One of the things we are most excited about at the moment is that we are beginning to make products from whiskies we laid down into our own casks seven and eight years ago. That was when we started filling our own casks each year, filling six or seven or eight different distilleries each year. We’ve always worked by purchasing aged whiskies from distilleries, which we still do, but we are now just beginning to augment that with whiskies we’ve had control over from the first day of maturation. It’s exciting for us. Even more so because we are doing things differently with our new fill spirit. We fill at lower cask strengths than everyone else in the industry – 58% instead of the usual 63.5% (and we do that for both our single malts and single grain whiskies). And the casks we source are quite special, particularly the custom casks made for us in Missouri. And we are constantly experimenting with new cask types and new distillates.
You began experimenting with other spirits with your ‘Affinity’ release, a blend of Scotch and Calvados. Do you think you will continue to experiment out with the realms of Scotch? As an American, would you be interested in doing something with Bourbon?
We never say never. We’ve worked over the years blending other spirits such as Bourbon with various styles of Scotch whisky. We’ve simply never hit on something we found compelling and delicious, except for whisky and Calvados. I’m not saying we may not find something that works one day. You never know.
What’s been your favourite project you’ve tried so far?
I so love our Scotch whisky and Calvados project, the limited edition named Affinity that we released two years ago. Completely nuts, but completely delicious.
Compass Box led a transparency drive in 2016. Have we heard the last of transparency, what has happened since then?
We have made our views clear to the industry and the Scotch Whisky Association. We are not in a position to lobby the government, but they are. I hope that in the coming years that common sense will prevail and the laws will be evolved to catch up with the times.
I'm sure there have been some challenges along the way. What difficulties have you faced in creating a non-traditional brand of Scotch?
I don’t look at the challenges we face as difficulties; it’s just part of getting people to think differently, to open their minds to what’s possible. All we’re trying to do is make Scotch whisky a more vibrant category of spirits – to make it a more interesting place for everyone. I have always believed in the importance in business of experimentation and evolution -- that businesses must constantly create, invent, try new things, jettison what no longer serves their purposes. If you stand still, you go backwards.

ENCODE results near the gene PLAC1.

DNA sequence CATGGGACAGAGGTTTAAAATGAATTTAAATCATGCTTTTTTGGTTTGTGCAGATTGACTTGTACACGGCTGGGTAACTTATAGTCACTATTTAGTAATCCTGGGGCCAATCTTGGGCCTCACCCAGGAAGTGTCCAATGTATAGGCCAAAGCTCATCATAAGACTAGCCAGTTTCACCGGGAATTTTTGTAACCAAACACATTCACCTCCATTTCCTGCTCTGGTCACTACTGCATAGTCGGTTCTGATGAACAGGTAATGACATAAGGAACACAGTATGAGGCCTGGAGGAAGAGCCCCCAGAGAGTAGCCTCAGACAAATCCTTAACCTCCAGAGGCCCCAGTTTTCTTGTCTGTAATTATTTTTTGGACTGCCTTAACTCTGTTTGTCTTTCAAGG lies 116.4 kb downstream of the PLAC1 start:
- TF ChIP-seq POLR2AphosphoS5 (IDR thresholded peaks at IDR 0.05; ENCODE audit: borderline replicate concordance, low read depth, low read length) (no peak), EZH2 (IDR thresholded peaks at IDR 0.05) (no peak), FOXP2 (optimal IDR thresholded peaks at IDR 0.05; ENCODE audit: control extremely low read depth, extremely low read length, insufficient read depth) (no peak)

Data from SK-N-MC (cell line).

Can you tell us about your approach to creating the beautiful and unique labels for your whisky. What is the inspiration behind the designs?
You can look at what we do as creating a fully-formed concept, not just a whisky – a little ‘poetic biosphere’ as Manfred Krankl puts it. We start with a liquid concept, then, as we iterated on that, a name will usually present itself to us. We tie the name to the concept in the form of a story about how we’ve created this liquid. That becomes the basis for a short design brief we give to Stranger & Stranger, our design agency partner of 12 years. They then perform their magic. I am pretty hands-off with them once we’ve delivered the design brief and talked them through it. They are an extremely talented bunch, and they take the essence of our ideas and bring them to places we never would think of. That’s why I call them partners. We complement each other’s skills and make something neither of us could do on our own.
What are you most excited about in the whisky world right now?
I am very excited about the expansion of whiskymaking across the globe. When I started Compass Box, whisky was pretty much something people here in the UK and Europe thought was done mainly in Scotland, Ireland, the US & Canada…and some people knew that the Japanese made pretty good whisky. Now people know the Japanese have been making world class whisky for decades and that fascinating whiskies are now being produced in dozens of countries around the world, even here in England. What I’m most pleased about, amongst all of this, is the burgeoning movement of new distilleries in Scotland. I’ve been looking forward to this for 20 years!
Is something new from Compass Box on the horizon? Can you give us any insight into future releases?
There is always something new from Compass Box on the horizon. We are constantly working on new ideas. It’s one of the things that gets us out of bed in the morning. Have a look on our website. We’re usually previewing an upcoming project or two. We’re always busy, always thinking!